In Part 2 of this series, we found out when we should create a swept form, and when we need to move on to the Loft command. In Part 3, we’ll learn how lofted forms are created by the Autodesk shape manager (ASM) in Autodesk Fusion 360.
What does the Loft command do?
The Loft command creates a shape that is a smooth transition between two or more profiles. A profile can be a sketch, or the face or edge of existing geometry. You can also Loft from a profile to a point. This can be helpful when modeling a curvature continuous end cap.
Because the loft command can ‘warp’ the surface it creates to suit its inputs, we can set boundary conditions to maintain curvature continuity to the input geometry (Read Part 01 for a definition of curvature continuity).
What’s the difference between a Guide Rail and a Centreline?
A lofted form can use additional geometry to help guide its shape. These guides are lines, arcs, or splines. They can be used as ‘Guide Rails’ or ‘Centrelines,’ but what’s the difference?
A guide rail does the same job as a profile. The shape we create is being ‘pulled toward the guide rails. We can have as many guide rails as we need. The placement of guide rails is important, and they should always connect each profile in the set. Think of the lofted form as a surface that is ‘stretched’ around the profiles and guide rails.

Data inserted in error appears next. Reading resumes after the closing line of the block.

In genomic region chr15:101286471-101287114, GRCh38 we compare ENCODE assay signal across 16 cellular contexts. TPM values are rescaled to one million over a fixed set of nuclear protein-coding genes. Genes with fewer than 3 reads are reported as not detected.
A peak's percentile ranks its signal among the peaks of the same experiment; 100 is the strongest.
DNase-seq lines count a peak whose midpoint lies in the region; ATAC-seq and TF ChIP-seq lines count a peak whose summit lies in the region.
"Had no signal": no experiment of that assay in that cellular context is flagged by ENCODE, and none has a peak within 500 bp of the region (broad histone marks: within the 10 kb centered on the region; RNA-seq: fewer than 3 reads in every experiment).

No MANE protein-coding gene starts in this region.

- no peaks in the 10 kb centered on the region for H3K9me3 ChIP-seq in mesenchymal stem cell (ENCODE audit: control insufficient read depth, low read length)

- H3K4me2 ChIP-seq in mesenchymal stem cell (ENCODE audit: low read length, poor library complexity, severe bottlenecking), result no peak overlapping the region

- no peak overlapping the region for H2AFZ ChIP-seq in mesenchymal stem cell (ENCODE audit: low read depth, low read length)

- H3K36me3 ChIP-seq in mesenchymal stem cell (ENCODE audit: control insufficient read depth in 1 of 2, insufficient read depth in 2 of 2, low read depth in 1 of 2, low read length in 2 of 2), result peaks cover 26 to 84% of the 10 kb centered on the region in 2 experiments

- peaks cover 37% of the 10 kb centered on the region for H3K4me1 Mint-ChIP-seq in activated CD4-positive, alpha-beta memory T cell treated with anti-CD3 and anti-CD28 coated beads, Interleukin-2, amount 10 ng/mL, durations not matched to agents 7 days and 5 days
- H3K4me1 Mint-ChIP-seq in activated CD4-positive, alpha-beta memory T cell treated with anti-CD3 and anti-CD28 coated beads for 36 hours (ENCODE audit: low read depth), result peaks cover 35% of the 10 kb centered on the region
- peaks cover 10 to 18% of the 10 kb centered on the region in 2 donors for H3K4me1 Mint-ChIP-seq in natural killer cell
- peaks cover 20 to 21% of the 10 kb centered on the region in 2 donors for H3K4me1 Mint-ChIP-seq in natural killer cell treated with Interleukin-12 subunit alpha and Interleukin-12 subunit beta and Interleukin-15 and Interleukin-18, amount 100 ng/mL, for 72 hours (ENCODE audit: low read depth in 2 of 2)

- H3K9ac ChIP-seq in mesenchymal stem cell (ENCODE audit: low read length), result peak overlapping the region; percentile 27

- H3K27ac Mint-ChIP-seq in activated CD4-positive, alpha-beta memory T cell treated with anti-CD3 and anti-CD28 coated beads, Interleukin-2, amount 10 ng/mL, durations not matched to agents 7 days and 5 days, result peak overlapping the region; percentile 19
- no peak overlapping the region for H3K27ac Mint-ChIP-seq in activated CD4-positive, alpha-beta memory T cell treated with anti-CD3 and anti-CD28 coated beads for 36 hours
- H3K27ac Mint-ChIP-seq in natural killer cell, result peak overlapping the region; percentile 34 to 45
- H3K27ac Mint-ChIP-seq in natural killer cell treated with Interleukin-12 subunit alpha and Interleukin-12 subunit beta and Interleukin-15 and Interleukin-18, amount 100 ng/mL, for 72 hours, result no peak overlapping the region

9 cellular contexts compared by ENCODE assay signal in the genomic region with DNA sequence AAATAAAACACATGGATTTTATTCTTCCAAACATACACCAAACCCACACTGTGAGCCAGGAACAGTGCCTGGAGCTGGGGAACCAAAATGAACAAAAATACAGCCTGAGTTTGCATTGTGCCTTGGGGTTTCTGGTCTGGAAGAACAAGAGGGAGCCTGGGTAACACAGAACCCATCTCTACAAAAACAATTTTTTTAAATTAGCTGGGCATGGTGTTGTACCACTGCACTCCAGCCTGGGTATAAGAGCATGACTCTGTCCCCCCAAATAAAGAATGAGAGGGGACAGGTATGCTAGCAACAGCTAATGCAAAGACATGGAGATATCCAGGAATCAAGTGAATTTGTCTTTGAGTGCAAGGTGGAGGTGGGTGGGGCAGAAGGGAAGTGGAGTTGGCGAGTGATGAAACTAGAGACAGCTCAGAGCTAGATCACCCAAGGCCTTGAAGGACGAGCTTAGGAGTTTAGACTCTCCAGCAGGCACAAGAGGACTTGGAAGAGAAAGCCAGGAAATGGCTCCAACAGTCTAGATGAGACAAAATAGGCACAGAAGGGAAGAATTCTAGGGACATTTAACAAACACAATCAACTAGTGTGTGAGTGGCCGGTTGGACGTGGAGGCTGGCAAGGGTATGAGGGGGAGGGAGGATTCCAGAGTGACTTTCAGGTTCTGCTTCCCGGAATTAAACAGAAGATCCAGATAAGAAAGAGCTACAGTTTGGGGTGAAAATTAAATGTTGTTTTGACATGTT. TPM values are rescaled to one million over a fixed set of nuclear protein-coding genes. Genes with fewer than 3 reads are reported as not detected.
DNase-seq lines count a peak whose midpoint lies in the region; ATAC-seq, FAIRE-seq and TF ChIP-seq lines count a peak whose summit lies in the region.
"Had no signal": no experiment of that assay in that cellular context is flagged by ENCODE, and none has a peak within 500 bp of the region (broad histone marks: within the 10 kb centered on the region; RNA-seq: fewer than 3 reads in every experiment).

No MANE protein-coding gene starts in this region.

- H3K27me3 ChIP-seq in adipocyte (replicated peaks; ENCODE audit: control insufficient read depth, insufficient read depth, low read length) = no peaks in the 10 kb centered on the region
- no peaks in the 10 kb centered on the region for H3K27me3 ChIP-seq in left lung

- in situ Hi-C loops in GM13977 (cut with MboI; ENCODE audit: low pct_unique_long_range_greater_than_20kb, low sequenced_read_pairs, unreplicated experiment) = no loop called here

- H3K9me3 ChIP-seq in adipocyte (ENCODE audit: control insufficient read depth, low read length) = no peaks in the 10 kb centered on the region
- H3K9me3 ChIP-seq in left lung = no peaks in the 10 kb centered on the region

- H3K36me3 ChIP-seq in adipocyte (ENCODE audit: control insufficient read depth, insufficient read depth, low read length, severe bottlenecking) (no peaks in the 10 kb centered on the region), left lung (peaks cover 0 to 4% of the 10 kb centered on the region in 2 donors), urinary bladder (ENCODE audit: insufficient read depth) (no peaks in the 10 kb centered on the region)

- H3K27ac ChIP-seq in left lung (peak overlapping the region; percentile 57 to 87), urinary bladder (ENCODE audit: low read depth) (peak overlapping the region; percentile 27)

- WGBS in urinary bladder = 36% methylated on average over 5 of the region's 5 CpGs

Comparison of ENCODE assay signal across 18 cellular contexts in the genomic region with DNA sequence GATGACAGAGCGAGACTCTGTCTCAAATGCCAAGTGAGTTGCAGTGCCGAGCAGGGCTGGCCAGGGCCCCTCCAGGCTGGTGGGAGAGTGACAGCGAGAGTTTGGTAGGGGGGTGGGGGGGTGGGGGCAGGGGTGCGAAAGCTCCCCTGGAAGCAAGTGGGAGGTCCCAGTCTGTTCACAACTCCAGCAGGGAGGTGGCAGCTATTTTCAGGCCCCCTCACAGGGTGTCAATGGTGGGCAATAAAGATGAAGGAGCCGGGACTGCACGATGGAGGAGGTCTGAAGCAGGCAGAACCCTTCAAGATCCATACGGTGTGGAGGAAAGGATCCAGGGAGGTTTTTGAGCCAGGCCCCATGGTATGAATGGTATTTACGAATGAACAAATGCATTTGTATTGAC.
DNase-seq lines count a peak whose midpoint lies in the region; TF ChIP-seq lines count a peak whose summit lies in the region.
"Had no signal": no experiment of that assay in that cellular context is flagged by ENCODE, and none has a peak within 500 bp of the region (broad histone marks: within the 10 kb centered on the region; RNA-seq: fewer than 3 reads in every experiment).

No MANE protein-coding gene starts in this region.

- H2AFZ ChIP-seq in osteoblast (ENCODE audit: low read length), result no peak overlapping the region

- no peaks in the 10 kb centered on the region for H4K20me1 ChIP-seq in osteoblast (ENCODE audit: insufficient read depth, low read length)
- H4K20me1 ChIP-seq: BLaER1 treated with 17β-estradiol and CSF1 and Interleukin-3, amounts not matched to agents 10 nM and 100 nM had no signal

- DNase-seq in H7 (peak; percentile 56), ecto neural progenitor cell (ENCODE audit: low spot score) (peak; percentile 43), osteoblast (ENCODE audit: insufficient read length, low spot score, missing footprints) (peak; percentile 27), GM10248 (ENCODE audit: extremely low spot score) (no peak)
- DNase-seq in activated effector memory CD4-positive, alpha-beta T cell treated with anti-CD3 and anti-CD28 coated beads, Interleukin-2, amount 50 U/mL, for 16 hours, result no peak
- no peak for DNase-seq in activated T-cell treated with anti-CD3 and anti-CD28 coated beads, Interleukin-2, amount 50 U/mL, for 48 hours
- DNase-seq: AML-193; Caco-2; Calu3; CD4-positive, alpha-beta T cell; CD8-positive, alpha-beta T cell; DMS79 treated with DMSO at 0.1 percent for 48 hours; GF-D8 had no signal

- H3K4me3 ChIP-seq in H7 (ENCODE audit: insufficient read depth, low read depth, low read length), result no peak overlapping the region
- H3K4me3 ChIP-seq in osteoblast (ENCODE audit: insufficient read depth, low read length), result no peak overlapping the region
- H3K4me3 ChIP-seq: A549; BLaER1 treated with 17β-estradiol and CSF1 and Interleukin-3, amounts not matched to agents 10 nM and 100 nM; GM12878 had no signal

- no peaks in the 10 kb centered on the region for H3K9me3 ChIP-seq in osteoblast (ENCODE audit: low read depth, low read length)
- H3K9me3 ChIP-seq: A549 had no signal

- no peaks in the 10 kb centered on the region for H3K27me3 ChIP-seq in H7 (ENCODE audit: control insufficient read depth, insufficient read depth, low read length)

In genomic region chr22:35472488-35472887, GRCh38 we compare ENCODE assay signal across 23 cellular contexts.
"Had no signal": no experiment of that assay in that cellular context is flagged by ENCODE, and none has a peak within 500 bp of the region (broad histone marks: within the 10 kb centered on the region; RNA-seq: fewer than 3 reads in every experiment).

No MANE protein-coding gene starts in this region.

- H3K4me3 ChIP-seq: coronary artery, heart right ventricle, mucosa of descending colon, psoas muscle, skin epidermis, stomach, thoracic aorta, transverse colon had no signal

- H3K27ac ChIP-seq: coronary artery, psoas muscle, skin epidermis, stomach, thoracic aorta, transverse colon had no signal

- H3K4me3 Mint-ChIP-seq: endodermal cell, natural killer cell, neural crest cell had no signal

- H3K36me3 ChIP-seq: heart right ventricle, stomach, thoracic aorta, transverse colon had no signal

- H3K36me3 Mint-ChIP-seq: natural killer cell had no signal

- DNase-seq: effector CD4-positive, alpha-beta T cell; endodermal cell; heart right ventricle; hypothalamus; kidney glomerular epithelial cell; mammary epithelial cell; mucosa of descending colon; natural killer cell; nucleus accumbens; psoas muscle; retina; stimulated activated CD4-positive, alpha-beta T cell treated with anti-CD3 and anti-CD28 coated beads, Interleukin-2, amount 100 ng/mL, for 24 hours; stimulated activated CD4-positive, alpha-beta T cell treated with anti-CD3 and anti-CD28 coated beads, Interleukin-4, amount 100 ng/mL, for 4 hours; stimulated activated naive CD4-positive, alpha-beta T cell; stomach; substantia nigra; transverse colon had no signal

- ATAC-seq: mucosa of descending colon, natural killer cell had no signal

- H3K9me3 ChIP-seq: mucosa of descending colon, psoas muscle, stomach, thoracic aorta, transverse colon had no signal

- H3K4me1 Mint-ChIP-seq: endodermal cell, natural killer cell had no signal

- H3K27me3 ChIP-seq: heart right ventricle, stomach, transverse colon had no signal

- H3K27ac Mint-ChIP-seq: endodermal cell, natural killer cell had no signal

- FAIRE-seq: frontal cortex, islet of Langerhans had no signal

A Loft with centerline behaves in a very similar way to a Sweep path. The Autodesk Shape Manager will interpolate intermediate profiles that warp between the start and finish profiles. These intermediate stages will be perpendicular to the centreline. The profiles follow the path instead of being ‘pulled’ toward it.
Centreline geometry doesn’t need to connect to the profile geometry as guide rails do. Centreline geometry also doesn’t need to be in the ‘center’ of the profile!
A centreline loft with start and finish profiles will give you a naturally smooth transition. If you struggle to get what you need from a guide rail loft, try a centreline loft instead.
When shouldn’t I use a Loft?
Lofts can be created from sketches, faces edges, and points as inputs, but they require at least two profiles. What if we want to create a surface using only one input? Maybe it’s time to learn about the Patch command.
Get Smart with Fusion 360
Check out the other articles in this series:
This article is based on an Autodesk University class. You can watch a recording of the class and download a handout that goes with this presentation from the Autodesk University website here:
7 Deadly Sins of 3D Part Modeling in Inventor & Fusion 360.